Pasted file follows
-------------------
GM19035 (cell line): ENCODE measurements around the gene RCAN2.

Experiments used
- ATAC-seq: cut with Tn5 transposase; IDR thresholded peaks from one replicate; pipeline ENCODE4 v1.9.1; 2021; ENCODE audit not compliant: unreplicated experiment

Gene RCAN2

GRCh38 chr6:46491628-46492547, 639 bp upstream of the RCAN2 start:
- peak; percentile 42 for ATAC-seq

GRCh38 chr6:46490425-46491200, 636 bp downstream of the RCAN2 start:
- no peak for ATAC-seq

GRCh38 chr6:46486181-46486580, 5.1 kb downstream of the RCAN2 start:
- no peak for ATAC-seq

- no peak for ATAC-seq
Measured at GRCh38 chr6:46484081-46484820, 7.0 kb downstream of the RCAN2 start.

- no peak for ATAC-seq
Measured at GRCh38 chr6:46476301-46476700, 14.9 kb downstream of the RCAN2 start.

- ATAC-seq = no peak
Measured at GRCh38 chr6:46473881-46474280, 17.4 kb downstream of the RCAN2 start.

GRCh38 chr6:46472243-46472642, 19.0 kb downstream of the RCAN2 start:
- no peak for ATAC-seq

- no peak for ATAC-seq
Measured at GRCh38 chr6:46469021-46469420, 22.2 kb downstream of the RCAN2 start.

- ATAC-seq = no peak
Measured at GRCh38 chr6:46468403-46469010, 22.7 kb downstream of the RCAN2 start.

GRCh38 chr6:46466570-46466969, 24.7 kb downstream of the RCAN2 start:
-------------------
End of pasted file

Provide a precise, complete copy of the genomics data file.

GM19035 (cell line): ENCODE measurements around the gene RCAN2.

Experiments used
- ATAC-seq: cut with Tn5 transposase; IDR thresholded peaks from one replicate; pipeline ENCODE4 v1.9.1; 2021; ENCODE audit not compliant: unreplicated experiment

Gene RCAN2

GRCh38 chr6:46491628-46492547, 639 bp upstream of the RCAN2 start:
- peak; percentile 42 for ATAC-seq

GRCh38 chr6:46490425-46491200, 636 bp downstream of the RCAN2 start:
- no peak for ATAC-seq

GRCh38 chr6:46486181-46486580, 5.1 kb downstream of the RCAN2 start:
- no peak for ATAC-seq

- no peak for ATAC-seq
Measured at GRCh38 chr6:46484081-46484820, 7.0 kb downstream of the RCAN2 start.

- no peak for ATAC-seq
Measured at GRCh38 chr6:46476301-46476700, 14.9 kb downstream of the RCAN2 start.

- ATAC-seq = no peak
Measured at GRCh38 chr6:46473881-46474280, 17.4 kb downstream of the RCAN2 start.

GRCh38 chr6:46472243-46472642, 19.0 kb downstream of the RCAN2 start:
- no peak for ATAC-seq

- no peak for ATAC-seq
Measured at GRCh38 chr6:46469021-46469420, 22.2 kb downstream of the RCAN2 start.

- ATAC-seq = no peak
Measured at GRCh38 chr6:46468403-46469010, 22.7 kb downstream of the RCAN2 start.

GRCh38 chr6:46466570-46466969, 24.7 kb downstream of the RCAN2 start: